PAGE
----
In 1814, weary with constant toil, the Comte de Serizy, whose shattered health required rest, resigned all his posts, left the department at the head of which the Emperor had placed him, and came to Paris, where Napoleon was compelled by the evidence of his eyes to admit that the count’s illness was a valid excuse, though at first that unfatiguable master, who gave no heed to the fatigue of others, was disposed to consider Monsieur de Serizy’s action as a defection. Though the senator was never in disgrace, he was supposed to have reason to complain of Napoleon. Consequently, when the Bourbons returned, Louis XVIII., whom Monsieur de Serizy held to be his legitimate sovereign, treated the senator, now a peer of France, with the utmost confidence, placed him in charge of his private affairs, and appointed him one of his cabinet ministers. On the 20th of March, Monsieur de Serizy did not go to Ghent. He informed Napoleon that he remained faithful to the house of Bourbon; would not accept his peerage during the Hundred Days, and passed that period on his estate at Serizy.
After the second fall of the Emperor, he became once more a privy-councillor, was appointed vice-president of the Council of State, and liquidator, on behalf of France, of claims and indemnities demanded by foreign powers. Without personal assumption, without ambition even, he possessed great influence in public affairs. Nothing of importance was done without consulting him; but he never went to court, and was seldom seen in his own salons. This noble life, devoting itself from its very beginning to work, had ended by becoming a life of incessant toil. The count rose at all seasons by four o’clock in the morning, and worked till mid-day, attended to his functions as peer of France and vice-president of the Council of State in the afternoons, and went to bed at nine o’clock. In recognition of such labor, the King had made him a knight of his various Orders. Monsieur de Serizy had long worn the grand cross of the Legion of honor; he also had the orders of the Golden Fleece, of Saint-Andrew of Russia, that of the Prussian Eagle, and nearly all the lesser Orders of the courts of Europe. No man was less obvious, or more useful in the political world than he. It is easy to understand that the world’s honor, the fuss and feathers of public favor, the glories of success were indifferent to a man of this stamp; but no one, unless a priest, ever comes to life of this kind without some serious underlying reason. His conduct had its cause, and a cruel one.
In love with his wife before he married her, this passion had lasted through all the secret unhappiness of his marriage with a widow—a woman mistress of herself before as well as after her second marriage, and who used her liberty all the more freely because her husband treated her with the indulgence of a mother for a spoilt child. His constant toil served him as shield and buckler against pangs of heart which he silenced with the care that diplomatists give to the keeping of secrets. He knew, moreover, how ridiculous was jealousy in the eyes of a society that would never have believed in the conjugal passion of an old statesman. How happened it that from the earliest days of his marriage his wife so fascinated him? Why did he suffer without resistance? How was it that he dared not resist? Why did he let the years go by and still hope on? By what means did this young and pretty and clever woman hold him in bondage?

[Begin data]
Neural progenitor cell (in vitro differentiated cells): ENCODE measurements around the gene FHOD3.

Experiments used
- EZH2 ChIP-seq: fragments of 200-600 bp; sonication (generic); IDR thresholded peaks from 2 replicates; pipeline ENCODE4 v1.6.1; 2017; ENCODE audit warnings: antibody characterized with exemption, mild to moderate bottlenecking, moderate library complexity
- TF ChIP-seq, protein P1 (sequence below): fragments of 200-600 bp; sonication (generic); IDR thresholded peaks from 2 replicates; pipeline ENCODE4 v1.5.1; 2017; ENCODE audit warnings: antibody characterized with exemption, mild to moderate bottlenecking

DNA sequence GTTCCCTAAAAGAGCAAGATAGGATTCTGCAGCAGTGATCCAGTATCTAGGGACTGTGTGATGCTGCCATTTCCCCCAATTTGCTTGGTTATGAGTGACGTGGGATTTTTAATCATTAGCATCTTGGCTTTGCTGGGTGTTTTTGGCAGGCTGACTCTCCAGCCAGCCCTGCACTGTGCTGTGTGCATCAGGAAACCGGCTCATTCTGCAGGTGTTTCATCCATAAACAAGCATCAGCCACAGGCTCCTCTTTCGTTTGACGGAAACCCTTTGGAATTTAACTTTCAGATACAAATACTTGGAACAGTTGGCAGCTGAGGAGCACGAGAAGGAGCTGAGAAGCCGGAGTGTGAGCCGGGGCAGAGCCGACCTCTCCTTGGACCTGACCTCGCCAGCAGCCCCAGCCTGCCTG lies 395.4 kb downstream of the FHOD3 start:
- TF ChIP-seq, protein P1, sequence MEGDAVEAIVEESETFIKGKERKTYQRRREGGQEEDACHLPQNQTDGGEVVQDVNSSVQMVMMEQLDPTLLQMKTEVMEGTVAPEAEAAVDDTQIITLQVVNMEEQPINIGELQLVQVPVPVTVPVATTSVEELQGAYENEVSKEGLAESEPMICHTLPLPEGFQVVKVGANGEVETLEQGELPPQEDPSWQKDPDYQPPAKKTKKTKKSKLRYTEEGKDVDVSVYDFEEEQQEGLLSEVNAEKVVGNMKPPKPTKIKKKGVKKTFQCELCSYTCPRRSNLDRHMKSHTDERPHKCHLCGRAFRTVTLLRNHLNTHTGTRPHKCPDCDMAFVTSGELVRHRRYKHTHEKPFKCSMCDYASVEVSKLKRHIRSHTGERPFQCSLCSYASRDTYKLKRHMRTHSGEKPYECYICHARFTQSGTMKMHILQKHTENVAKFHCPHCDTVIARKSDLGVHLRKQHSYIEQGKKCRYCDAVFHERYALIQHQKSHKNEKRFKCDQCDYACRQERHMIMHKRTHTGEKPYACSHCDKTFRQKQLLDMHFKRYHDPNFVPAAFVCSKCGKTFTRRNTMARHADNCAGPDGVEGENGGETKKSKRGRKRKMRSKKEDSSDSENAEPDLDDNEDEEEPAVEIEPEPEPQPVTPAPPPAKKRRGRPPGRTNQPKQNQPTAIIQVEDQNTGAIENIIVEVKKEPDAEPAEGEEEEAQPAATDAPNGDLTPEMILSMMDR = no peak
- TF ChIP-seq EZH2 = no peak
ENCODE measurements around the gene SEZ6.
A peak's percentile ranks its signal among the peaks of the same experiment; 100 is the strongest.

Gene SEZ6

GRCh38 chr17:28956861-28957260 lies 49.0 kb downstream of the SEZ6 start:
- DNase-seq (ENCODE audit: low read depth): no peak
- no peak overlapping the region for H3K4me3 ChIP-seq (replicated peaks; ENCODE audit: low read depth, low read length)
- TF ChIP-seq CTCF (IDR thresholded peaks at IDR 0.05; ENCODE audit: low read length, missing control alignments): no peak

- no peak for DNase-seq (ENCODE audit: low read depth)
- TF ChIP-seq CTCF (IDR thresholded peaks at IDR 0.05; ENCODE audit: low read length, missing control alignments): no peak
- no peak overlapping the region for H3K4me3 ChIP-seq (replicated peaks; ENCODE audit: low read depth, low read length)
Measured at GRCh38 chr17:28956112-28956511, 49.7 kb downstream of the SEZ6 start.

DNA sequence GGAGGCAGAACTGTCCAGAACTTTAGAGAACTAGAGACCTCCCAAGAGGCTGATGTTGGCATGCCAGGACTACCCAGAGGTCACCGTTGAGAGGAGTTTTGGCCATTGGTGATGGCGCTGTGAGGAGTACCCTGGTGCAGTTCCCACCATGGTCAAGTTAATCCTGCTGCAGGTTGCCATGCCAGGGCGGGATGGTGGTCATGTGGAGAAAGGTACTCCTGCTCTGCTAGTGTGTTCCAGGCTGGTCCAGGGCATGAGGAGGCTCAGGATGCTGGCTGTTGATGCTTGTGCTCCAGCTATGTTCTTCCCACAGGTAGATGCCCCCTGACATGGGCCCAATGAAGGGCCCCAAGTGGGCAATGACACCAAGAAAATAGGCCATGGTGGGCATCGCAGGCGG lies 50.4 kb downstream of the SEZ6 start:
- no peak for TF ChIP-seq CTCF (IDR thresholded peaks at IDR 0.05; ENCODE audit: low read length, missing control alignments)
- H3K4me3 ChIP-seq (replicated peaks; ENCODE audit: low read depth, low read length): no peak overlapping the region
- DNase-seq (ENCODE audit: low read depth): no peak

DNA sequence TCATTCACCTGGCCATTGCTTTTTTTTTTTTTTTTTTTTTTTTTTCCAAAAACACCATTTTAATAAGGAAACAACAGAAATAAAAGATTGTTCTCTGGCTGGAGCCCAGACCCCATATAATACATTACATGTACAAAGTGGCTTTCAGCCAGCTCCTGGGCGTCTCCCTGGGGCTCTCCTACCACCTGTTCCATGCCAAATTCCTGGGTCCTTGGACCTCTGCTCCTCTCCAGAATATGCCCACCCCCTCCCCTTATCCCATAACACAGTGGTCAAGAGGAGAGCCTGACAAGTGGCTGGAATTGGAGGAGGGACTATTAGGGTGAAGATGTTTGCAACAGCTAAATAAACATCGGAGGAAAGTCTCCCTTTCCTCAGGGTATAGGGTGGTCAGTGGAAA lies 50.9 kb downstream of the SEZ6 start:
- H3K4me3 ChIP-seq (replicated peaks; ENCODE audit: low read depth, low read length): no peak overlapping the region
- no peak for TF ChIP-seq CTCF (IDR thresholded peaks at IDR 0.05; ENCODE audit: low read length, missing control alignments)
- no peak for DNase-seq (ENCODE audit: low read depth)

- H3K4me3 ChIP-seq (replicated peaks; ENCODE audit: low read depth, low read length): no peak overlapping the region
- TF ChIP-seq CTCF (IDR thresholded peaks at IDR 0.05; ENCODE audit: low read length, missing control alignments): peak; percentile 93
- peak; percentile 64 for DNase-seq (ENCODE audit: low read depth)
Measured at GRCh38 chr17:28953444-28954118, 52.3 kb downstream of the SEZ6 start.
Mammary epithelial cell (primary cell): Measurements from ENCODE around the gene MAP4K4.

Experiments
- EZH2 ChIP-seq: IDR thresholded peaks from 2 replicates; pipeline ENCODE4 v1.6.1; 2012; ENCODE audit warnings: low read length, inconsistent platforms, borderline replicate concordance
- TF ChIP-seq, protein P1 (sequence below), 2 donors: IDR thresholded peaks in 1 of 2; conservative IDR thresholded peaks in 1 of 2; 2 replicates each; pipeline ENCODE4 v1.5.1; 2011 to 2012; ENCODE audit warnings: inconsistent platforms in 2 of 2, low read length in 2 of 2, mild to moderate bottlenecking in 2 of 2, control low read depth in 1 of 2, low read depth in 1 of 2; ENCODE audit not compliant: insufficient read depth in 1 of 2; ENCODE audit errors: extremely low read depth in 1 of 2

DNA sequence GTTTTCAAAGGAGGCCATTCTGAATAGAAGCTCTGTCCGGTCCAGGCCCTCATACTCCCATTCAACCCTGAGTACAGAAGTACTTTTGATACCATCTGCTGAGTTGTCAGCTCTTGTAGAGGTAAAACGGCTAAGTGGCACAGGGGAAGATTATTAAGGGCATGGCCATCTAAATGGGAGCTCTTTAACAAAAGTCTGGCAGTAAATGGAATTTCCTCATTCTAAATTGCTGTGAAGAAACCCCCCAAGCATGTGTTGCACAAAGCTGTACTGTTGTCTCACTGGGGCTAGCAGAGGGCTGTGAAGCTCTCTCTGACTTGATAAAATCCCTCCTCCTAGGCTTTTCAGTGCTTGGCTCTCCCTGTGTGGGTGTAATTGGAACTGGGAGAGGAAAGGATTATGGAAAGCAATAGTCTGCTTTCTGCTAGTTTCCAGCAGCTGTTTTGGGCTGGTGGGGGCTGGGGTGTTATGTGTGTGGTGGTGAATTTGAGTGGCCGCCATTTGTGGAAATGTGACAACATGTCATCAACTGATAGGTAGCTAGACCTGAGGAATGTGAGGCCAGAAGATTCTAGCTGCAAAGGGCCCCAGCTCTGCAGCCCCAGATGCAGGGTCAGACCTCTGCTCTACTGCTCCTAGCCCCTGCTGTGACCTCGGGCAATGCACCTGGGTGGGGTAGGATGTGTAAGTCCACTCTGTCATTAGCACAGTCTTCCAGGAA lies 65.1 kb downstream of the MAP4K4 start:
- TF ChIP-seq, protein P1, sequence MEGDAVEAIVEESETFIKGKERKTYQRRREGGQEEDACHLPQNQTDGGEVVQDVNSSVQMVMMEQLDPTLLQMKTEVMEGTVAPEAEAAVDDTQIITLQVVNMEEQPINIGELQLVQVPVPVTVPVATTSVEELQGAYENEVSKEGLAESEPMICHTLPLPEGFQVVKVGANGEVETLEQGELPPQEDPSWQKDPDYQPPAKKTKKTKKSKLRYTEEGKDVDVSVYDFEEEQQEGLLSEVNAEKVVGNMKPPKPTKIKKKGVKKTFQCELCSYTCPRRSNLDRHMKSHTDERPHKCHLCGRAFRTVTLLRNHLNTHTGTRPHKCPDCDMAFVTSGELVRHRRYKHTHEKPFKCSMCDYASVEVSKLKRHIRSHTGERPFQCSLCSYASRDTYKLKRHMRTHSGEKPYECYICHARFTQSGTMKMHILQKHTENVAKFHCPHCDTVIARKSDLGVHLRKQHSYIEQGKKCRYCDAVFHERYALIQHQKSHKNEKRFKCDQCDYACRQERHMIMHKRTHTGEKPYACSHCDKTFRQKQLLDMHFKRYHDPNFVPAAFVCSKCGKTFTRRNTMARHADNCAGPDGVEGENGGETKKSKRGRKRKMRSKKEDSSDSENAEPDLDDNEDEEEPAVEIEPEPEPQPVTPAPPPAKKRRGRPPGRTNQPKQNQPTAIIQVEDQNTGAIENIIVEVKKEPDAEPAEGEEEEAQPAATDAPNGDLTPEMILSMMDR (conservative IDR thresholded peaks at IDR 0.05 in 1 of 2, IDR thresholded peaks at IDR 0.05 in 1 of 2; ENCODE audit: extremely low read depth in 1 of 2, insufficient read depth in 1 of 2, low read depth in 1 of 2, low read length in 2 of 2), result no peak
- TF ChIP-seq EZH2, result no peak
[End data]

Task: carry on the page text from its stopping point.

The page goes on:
The answer to all these questions would require a long history, which would injure our present tale. Let us only remark here that the constant toil and grief of the count had unfortunately contributed not a little to deprive him of personal advantages very necessary to a man who attempts to struggle against dangerous comparisons. In fact, the most cruel of the count’s secret sorrows was that of causing repugnance to his wife by a malady of the skin resulting solely from excessive labor. Kind, and always considerate of the countess, he allowed her to be mistress of herself and her home. She received all Paris; she went into the country; she returned from it precisely as though she were still a widow. He took care of her fortune and supplied her luxury as a steward might have done. The countess had the utmost respect for her husband. She even admired his turn of mind; she knew how to make him happy by approbation; she could do what she pleased with him by simply going to his study and talking for an hour with him. Like the great seigneurs of the olden time, the count protected his wife so loyally that a single word of disrespect said of her would have been to him an unpardonable injury. The world admired him for this; and Madame de Serizy owed much to it. Any other woman, even though she came of a family as distinguished as the Ronquerolles, might have found herself degraded in public opinion. The countess was ungrateful, but she mingled a charm with her ingratitude. From time to time she shed a balm upon the wounds of her husband’s heart.